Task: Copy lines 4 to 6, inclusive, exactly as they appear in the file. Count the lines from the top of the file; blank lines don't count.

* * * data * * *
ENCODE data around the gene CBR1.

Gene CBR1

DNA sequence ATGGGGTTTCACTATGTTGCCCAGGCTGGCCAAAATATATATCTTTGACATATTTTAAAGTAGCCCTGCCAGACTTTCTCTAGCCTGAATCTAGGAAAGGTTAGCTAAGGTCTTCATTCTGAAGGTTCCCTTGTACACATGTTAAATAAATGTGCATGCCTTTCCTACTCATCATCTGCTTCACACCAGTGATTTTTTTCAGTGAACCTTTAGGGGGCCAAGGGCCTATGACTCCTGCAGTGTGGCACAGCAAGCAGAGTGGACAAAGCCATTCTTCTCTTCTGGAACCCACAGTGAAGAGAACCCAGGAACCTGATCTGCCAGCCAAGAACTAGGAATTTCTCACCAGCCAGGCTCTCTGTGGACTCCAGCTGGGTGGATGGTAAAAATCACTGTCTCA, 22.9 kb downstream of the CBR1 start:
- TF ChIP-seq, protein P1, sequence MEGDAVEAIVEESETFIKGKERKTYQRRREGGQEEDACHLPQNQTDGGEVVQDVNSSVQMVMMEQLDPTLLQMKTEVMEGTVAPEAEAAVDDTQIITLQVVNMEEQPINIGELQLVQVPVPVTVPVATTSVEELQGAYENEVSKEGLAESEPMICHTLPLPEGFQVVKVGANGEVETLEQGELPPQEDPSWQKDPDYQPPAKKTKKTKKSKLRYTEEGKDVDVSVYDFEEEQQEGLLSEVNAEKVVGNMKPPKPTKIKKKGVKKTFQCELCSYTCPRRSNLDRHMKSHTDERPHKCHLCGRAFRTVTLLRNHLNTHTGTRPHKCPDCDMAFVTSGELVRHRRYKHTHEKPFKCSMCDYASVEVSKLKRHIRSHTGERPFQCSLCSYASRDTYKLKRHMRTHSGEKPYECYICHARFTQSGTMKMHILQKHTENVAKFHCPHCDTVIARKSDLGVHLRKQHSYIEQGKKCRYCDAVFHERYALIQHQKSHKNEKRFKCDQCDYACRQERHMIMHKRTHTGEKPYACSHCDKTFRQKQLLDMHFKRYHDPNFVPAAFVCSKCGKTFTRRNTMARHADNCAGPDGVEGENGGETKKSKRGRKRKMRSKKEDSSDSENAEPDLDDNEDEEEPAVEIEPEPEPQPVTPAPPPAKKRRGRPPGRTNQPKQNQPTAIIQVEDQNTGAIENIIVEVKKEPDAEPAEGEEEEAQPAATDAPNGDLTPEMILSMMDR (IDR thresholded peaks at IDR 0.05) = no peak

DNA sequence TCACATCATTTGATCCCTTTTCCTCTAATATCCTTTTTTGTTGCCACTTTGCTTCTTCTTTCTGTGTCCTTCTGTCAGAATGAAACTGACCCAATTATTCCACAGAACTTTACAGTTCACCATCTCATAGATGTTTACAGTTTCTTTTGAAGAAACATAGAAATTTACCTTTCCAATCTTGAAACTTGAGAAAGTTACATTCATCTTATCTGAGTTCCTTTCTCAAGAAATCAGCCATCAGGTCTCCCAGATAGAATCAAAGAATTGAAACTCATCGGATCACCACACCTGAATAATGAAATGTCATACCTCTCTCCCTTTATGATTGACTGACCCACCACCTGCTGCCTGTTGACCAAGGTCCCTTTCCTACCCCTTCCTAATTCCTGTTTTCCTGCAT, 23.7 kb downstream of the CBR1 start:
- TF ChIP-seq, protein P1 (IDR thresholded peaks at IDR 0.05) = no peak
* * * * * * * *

- TF ChIP-seq, protein P1, sequence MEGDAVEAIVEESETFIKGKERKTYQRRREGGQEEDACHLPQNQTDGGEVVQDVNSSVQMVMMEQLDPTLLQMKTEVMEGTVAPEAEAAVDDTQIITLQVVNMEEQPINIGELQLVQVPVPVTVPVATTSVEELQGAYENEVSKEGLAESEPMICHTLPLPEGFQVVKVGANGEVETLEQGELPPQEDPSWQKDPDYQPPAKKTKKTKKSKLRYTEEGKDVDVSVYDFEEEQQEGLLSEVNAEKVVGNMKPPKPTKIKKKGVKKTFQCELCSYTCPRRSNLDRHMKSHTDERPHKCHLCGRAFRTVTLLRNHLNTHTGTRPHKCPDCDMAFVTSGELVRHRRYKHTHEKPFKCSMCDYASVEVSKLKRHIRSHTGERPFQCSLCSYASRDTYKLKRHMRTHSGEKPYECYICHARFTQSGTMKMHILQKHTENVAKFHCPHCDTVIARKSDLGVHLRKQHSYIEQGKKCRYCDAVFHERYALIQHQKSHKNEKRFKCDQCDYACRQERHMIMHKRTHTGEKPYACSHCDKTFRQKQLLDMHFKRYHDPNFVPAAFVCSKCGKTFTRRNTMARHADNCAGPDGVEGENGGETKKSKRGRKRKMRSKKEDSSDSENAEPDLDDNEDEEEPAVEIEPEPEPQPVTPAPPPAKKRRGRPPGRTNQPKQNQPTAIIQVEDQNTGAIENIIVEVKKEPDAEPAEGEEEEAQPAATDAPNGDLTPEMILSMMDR (IDR thresholded peaks at IDR 0.05) = no peak

DNA sequence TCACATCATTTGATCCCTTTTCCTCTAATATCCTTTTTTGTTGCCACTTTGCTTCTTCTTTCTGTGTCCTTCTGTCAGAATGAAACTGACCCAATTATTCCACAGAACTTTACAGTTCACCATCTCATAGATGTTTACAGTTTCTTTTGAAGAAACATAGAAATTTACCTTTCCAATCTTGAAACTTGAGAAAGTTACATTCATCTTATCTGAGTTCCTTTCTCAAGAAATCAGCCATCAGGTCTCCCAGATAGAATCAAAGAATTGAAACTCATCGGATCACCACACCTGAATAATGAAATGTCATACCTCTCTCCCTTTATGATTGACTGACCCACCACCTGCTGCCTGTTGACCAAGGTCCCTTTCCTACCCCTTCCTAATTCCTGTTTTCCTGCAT, 23.7 kb downstream of the CBR1 start:
- TF ChIP-seq, protein P1 (IDR thresholded peaks at IDR 0.05) = no peak